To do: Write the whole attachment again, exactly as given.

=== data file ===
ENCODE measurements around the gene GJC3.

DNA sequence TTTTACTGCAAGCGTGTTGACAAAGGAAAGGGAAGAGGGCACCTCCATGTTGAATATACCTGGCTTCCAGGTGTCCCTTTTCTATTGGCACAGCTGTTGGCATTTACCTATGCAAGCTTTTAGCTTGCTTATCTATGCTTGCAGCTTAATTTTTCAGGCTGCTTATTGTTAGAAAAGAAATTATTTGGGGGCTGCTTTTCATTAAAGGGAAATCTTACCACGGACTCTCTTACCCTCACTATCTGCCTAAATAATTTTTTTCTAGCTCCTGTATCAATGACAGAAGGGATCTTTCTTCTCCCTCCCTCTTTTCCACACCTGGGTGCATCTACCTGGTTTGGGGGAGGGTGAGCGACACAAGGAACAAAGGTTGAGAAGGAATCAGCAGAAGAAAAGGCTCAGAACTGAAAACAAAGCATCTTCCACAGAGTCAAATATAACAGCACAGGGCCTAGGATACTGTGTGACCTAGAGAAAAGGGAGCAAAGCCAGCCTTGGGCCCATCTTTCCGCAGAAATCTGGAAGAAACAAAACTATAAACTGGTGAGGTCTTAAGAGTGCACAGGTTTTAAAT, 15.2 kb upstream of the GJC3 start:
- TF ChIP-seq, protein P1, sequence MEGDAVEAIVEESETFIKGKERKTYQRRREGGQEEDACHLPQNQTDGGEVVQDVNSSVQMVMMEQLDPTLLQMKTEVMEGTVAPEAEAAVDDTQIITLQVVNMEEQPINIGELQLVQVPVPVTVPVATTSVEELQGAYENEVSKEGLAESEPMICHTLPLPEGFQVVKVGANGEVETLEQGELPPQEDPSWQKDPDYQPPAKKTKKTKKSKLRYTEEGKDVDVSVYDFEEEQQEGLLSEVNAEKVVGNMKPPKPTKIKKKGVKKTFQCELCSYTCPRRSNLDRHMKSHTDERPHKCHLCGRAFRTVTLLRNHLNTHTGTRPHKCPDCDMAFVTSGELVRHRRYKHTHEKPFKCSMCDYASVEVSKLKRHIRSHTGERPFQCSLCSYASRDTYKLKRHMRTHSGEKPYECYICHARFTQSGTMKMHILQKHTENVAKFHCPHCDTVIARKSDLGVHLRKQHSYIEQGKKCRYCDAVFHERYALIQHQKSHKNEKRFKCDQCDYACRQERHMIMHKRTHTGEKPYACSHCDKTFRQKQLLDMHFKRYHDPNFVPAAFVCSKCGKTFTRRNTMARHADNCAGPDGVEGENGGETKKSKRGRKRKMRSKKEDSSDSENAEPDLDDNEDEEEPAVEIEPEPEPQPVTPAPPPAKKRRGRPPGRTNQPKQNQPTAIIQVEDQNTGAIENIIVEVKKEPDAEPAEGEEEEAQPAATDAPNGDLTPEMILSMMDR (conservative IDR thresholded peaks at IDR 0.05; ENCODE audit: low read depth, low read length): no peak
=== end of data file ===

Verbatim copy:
ENCODE measurements around the gene GJC3.

DNA sequence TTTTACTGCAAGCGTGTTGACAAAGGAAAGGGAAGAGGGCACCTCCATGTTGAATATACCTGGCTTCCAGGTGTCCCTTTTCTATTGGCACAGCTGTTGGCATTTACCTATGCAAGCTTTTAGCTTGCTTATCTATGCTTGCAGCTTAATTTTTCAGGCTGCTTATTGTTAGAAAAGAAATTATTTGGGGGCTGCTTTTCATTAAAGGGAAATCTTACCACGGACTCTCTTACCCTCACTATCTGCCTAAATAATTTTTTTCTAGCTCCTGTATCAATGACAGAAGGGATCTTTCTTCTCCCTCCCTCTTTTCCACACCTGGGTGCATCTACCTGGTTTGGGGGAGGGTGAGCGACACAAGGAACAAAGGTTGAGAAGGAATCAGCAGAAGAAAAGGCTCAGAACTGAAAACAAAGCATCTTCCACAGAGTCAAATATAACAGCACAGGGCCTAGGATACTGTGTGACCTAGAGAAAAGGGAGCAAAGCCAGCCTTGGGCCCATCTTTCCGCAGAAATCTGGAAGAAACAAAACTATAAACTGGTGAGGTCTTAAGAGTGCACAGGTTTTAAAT, 15.2 kb upstream of the GJC3 start:
- TF ChIP-seq, protein P1, sequence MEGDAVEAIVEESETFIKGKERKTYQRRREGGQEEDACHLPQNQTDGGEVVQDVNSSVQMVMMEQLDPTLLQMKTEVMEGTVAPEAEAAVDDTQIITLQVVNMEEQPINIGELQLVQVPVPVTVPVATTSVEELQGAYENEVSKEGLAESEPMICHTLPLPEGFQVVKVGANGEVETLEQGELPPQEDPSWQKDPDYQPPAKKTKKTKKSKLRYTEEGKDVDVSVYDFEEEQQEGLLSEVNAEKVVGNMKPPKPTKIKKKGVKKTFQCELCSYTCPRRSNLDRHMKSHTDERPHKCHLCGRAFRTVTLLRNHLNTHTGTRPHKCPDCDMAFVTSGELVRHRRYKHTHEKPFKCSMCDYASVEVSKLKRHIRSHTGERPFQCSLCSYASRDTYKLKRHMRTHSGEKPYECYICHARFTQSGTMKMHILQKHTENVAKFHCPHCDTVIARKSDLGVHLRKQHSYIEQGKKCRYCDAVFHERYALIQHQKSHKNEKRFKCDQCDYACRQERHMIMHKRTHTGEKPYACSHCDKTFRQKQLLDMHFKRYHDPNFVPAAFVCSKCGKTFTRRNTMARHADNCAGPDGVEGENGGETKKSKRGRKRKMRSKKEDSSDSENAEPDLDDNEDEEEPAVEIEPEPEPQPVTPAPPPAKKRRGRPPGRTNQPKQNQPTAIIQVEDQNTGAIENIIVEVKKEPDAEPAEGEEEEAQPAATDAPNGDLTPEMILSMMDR (conservative IDR thresholded peaks at IDR 0.05; ENCODE audit: low read depth, low read length): no peak